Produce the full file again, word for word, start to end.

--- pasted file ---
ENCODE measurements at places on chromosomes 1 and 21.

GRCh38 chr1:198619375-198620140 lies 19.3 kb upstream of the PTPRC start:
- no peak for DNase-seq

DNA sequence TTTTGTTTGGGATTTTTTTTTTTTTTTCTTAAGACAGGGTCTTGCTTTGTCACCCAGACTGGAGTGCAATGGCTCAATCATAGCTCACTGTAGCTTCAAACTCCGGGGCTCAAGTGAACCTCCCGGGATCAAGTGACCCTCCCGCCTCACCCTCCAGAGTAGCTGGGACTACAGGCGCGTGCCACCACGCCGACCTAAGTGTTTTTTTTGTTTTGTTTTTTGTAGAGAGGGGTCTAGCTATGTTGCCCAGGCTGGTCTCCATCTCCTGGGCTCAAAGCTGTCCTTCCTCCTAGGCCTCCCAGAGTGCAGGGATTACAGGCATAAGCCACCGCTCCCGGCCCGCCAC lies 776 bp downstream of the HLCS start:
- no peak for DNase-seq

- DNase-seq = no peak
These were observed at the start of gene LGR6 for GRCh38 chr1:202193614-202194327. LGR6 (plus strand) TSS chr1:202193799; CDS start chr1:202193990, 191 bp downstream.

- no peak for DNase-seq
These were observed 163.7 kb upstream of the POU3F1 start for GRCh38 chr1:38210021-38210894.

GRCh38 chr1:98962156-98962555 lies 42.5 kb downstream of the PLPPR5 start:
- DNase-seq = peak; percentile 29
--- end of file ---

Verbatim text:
ENCODE measurements at places on chromosomes 1 and 21.

GRCh38 chr1:198619375-198620140 lies 19.3 kb upstream of the PTPRC start:
- no peak for DNase-seq

DNA sequence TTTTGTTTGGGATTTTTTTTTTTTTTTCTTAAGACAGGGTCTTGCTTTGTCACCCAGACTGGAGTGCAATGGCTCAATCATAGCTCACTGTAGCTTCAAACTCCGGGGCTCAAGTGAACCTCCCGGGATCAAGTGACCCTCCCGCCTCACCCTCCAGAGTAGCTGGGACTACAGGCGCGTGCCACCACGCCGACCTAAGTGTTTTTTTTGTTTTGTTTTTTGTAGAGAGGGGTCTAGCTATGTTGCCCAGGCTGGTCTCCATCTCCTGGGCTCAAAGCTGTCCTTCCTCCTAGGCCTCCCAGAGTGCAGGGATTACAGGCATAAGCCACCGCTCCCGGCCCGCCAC lies 776 bp downstream of the HLCS start:
- no peak for DNase-seq

- DNase-seq = no peak
These were observed at the start of gene LGR6 for GRCh38 chr1:202193614-202194327. LGR6 (plus strand) TSS chr1:202193799; CDS start chr1:202193990, 191 bp downstream.

- no peak for DNase-seq
These were observed 163.7 kb upstream of the POU3F1 start for GRCh38 chr1:38210021-38210894.

GRCh38 chr1:98962156-98962555 lies 42.5 kb downstream of the PLPPR5 start:
- DNase-seq = peak; percentile 29